[Because I don't have time to draft a new post on the Naval Academy this week, I'm reposting last year's comments on the history of the game - enjoy.]
This game has always been my favorite game to attend. Notre Dame is all but guaranteed to win, but the game is always hard-fought for 60 minutes and no matter the outcome, game day is imbued with a higher level of respect between opponents than any other games the Irish play.
The service academies always demand a certain level of respect, considering that the men that take that field are first soldiers, then students, and finally athletes.
But Notre Dame - Navy is more. For Notre Dame and Navy, this game has a much deeper historic meaning than other games.
From Navy's game notes for this week:
"Notre Dame and Navy first met on the football field in 1927, while Knute Rockne was the Irish head coach. But to truly understand the Notre Dame-Navy series requires a trip back to the 1940s, when Frank Leahy had the Irish on top of the football world.
"Leahy coached the Irish to a national championship in 1943, his third year as head coach, just before enlisting with the Navy to serve in World War II. Following the war, Leahy and the Irish picked up right where they had left off, going four entire seasons without a loss and claiming national championships in 1946, 1947 and 1949.
"But World War II cost Notre Dame a lot more than its talented head coach and a slew of players (including 1943 Heisman Trophy winner Angelo Bertelli). It virtually wiped out the small, all-male school. The University was having terrible financial problems, and as an all-male school with so many young men being drafted and going off to war, there was almost nobody left to attend the University.
"As part of the war effort, the Navy needed more officers than the Naval Academy was able to produce in a short period of time. So a decision was made to utilize a number of institutions across the nation in which young men would attend college and receive training to become officers. Notre Dame became the site for one such program. Not only did Notre Dame now have a much-needed influx of students preparing to become Naval officers, but the Navy also built a number of facilities on campus that served Notre Dame for years. It's safe to say that if it wasn't for the Navy and the Naval Academy, Notre Dame may not exist today."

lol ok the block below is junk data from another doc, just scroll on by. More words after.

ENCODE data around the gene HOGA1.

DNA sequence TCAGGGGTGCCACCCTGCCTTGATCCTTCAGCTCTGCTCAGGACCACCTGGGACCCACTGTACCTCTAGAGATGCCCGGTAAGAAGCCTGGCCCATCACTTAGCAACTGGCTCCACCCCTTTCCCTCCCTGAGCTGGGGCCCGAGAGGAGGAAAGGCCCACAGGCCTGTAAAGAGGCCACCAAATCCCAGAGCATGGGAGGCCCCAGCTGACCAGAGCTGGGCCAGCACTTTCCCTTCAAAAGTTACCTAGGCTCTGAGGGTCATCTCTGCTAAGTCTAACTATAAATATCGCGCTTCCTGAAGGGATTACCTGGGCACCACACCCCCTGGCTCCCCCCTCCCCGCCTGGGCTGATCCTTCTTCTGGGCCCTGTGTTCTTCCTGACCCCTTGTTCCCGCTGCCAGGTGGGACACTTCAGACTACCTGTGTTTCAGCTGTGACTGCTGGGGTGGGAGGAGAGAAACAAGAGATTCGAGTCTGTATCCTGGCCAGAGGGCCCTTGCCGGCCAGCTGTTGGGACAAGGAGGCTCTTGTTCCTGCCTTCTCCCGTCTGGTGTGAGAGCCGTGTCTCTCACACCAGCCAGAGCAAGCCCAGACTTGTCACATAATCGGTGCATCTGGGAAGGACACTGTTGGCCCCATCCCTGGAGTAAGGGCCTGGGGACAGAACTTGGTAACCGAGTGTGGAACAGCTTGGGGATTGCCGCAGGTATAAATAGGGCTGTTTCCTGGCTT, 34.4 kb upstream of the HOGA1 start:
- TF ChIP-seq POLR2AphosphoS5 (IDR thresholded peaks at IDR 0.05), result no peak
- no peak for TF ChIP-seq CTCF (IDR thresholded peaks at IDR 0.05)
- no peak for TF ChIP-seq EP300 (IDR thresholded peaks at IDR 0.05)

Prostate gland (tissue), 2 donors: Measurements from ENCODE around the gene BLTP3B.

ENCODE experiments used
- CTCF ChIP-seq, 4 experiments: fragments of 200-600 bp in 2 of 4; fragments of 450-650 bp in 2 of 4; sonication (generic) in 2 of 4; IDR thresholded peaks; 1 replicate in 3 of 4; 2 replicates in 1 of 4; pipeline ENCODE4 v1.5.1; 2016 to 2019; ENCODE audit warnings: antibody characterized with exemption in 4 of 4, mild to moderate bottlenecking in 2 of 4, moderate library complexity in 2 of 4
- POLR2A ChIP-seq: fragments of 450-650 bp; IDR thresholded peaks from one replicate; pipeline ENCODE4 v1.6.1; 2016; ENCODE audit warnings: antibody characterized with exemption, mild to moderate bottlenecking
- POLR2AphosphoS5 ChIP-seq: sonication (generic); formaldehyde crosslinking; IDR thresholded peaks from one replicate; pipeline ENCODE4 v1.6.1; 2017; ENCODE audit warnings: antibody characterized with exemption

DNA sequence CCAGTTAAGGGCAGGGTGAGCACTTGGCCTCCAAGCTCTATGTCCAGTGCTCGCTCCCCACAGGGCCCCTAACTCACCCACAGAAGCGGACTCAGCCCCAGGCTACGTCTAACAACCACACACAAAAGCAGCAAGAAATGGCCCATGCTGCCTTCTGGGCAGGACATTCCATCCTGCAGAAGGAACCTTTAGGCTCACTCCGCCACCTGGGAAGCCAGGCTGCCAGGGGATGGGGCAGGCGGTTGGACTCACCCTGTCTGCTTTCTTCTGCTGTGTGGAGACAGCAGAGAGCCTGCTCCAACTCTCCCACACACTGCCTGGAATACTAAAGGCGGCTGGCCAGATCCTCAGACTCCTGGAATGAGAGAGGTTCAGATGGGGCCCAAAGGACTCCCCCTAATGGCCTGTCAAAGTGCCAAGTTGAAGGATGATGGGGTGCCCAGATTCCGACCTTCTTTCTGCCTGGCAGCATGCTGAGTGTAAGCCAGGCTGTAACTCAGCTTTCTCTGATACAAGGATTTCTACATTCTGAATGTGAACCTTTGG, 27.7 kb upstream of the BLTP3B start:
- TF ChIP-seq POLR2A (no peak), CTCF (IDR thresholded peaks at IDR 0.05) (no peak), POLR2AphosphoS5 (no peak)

Legend has it that, pursuant to the Naval Academy's assistance during World War II, Coach Frank Leahy and President John Cavanaugh agreed to play Navy in football any time they wanted, and sealed the deal with a handshake.
Prior to that agreement, Notre Dame had played Navy every year since 1927, and have continued ever since. The agreement is not legally binding, but the integrity of both schools is in many ways a more enduring bond than any contract.
The stark reality on the football field, however, is that Navy cannot compete with Notre Dame in the current college football landscape. The last time Navy beat the Irish was also the last time Navy fielded a Heisman trophy winner in Roger Staubach. The Naval Academy is simply not equipped to compete with the upper level competition in Division I-A, especially with the height/weight limits placed on the service academies. [END of last year's posting]
The ND-Navy game last year also was one of the most moving experiences I've experienced at Notre Dame stadium. After the game, Coach Weis directed the team to walk over and stand behind the Navy team at the end of the game - the entire stadium fell absolutely silent as the Naval band played "Navy Blue and Gold," the alma mater of the Naval Academy. The level of respect that this team has for the service academies is apparent not just during this kind of outward display, but also in the way the players treat each other on the field. Tom Zbikowski confirmed earlier this week that there is no trash-talking on the field when they play Navy. They play to win, but the understanding that these young men will not be playing football or taking cushy jobs, but will instead be laying their lives down for our protection, is displayed in things like a helping hand after the play, or a quick tap on the helmet congratulating the opponent after a good play.